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Duty of care owed to trespassers on community property
by: 4:08 AM, Feb 1, 2015
The decision reached in a recent appellate court opinion out of Palm Beach County is instructive in determining the duty owed by property owner to an undiscovered trespasser, a discovered trespasser and an invitee.

In the case of Nicholson v. Stoneybrook Apartments LLC, rendered by the 4th District Court of Appeals on Jan. 7, 2015, the Appellate Court affirmed a jury verdict in favor of Stoneybrook Apartments LLC. (Stoneybrook).

Denise Nicholson was shot in the leg by a third-party while attending a party at the Apartment Complex's common area. Nicholson sued Stoneybrook for negligence alleging that it failed to maintain its premises in a safe condition and failed to provide adequate security on the property at the time of Nicholson's injury.

Stoneybrook defended alleging that its duties to Nicholson were very limited as she was a trespasser at the time she was shot.

The Trial Court ruled that Nicholson's status to the land was relevant and pertinent to the duty owed to her by the apartment complex and that the jury must decide whether Nicholson was an invitee or a trespasser. The apartment complex's former manager and a police officer testified that Nicholson was repeatedly told she was not allowed at the apartment complex and then the jury returned a verdict to Stoneybrook finding that Nicholson was a trespasser at the time she was shot and that Stoneybrook did not commit gross negligence.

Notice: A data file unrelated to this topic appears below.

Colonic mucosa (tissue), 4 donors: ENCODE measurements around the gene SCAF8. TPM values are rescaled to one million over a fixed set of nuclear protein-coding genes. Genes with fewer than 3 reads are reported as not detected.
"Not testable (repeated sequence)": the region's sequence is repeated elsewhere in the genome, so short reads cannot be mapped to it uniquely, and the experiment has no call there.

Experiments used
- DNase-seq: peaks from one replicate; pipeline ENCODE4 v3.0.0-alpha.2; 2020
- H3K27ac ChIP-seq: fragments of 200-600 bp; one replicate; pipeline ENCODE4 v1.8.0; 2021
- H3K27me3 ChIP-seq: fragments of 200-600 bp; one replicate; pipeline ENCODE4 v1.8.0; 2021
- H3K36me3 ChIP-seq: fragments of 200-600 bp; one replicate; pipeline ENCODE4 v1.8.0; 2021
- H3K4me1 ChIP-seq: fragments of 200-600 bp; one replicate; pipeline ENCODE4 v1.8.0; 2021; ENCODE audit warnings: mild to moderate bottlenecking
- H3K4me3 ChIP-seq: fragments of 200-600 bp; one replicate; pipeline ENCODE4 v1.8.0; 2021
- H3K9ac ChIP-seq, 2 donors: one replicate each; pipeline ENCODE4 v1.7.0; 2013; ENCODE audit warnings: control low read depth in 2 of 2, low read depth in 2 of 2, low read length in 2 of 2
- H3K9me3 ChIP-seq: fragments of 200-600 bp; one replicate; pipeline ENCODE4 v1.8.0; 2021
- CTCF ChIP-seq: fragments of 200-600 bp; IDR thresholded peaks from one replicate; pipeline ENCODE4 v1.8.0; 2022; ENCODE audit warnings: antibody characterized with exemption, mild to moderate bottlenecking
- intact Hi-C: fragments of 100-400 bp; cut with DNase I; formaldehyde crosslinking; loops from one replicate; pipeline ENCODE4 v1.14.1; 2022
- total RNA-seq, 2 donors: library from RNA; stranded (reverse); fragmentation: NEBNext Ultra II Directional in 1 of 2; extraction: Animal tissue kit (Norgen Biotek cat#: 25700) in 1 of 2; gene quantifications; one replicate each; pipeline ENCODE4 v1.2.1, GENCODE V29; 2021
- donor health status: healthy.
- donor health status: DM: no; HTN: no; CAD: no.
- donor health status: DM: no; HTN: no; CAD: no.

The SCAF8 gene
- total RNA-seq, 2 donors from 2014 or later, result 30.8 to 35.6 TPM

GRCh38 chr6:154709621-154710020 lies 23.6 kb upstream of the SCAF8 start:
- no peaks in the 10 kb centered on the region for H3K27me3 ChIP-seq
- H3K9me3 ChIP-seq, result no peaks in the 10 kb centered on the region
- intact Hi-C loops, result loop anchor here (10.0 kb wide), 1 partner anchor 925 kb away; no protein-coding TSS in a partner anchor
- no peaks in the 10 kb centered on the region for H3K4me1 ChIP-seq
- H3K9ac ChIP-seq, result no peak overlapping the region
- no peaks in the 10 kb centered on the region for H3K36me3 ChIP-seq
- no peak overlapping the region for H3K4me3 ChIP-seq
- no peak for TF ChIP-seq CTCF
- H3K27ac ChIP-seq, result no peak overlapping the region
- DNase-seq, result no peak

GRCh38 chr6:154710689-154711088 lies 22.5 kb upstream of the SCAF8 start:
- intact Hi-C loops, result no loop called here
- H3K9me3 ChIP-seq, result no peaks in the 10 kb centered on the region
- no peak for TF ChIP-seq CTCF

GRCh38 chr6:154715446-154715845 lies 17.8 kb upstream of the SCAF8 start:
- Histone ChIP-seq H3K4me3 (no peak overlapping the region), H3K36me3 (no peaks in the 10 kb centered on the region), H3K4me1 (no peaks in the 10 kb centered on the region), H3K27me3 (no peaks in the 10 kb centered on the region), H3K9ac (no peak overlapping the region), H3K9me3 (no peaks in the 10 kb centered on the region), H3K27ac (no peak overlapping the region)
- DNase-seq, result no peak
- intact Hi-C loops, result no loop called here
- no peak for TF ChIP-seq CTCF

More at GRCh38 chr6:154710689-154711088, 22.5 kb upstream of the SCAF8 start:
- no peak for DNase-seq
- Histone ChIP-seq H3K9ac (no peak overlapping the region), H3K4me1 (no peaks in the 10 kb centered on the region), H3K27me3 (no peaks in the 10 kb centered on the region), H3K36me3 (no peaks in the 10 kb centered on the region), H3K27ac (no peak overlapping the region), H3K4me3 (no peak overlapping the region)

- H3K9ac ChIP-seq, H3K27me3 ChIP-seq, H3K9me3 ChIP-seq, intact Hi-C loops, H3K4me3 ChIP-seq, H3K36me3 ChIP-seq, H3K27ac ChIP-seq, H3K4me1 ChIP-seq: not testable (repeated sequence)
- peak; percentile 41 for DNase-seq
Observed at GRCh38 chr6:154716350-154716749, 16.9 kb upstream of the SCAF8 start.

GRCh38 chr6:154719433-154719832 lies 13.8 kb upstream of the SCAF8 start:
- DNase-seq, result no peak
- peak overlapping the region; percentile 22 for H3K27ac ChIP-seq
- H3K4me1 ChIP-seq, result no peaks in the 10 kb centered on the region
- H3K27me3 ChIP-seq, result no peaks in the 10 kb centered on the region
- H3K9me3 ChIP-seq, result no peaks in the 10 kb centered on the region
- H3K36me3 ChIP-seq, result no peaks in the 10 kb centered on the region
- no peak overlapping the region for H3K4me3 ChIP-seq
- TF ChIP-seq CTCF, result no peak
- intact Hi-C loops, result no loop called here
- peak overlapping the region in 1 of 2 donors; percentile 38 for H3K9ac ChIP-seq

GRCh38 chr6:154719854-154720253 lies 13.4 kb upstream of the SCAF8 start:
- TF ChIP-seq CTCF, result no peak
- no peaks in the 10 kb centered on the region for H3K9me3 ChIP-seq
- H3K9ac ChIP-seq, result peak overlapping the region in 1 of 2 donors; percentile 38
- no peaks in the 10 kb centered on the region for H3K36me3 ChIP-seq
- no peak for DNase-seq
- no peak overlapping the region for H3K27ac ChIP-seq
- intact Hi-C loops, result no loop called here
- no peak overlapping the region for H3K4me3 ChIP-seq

The Appellate Court, in affirming the Trial Court, went through a long legal discussion of ordinary negligence verses premises liability and duty of care owed by property owners to invitees, undiscovered trespassers and discovered trespassers.

The court said that in ordinary negligence cases, the defendant owes the plaintiff a duty of reasonable care regardless of the relationship between the two parties. However, in premises liability cases, the defendant's duty to the plaintiff is dependent upon the plaintiff's status to the land.

Referencing relevant provisions in Chapter 768 of the Florida Statutes, the court stated that "a person or organization owning or controlling an interest in real property is not liable for any civil damages for the death or injury or damage to any discovered or undiscovered trespasser. However, to avoid liability to undiscovered trespassers, a person or organization owning or controlling an interest in real property, must refrain from intentional misconduct that proximately causes injury to the undiscovered trespasser, but has no duty to warn of dangerous conditions. To avoid liability to discovered trespassers, a person or organization owning or controlling an interest in real property must refrain from gross negligent or intentional misconduct that proximately causes injury to the discovered trespasser, and must warn the trespasser of dangerous conditions that are known to the person or organization owning or controlling an interest in real property but that are not readily observable by others."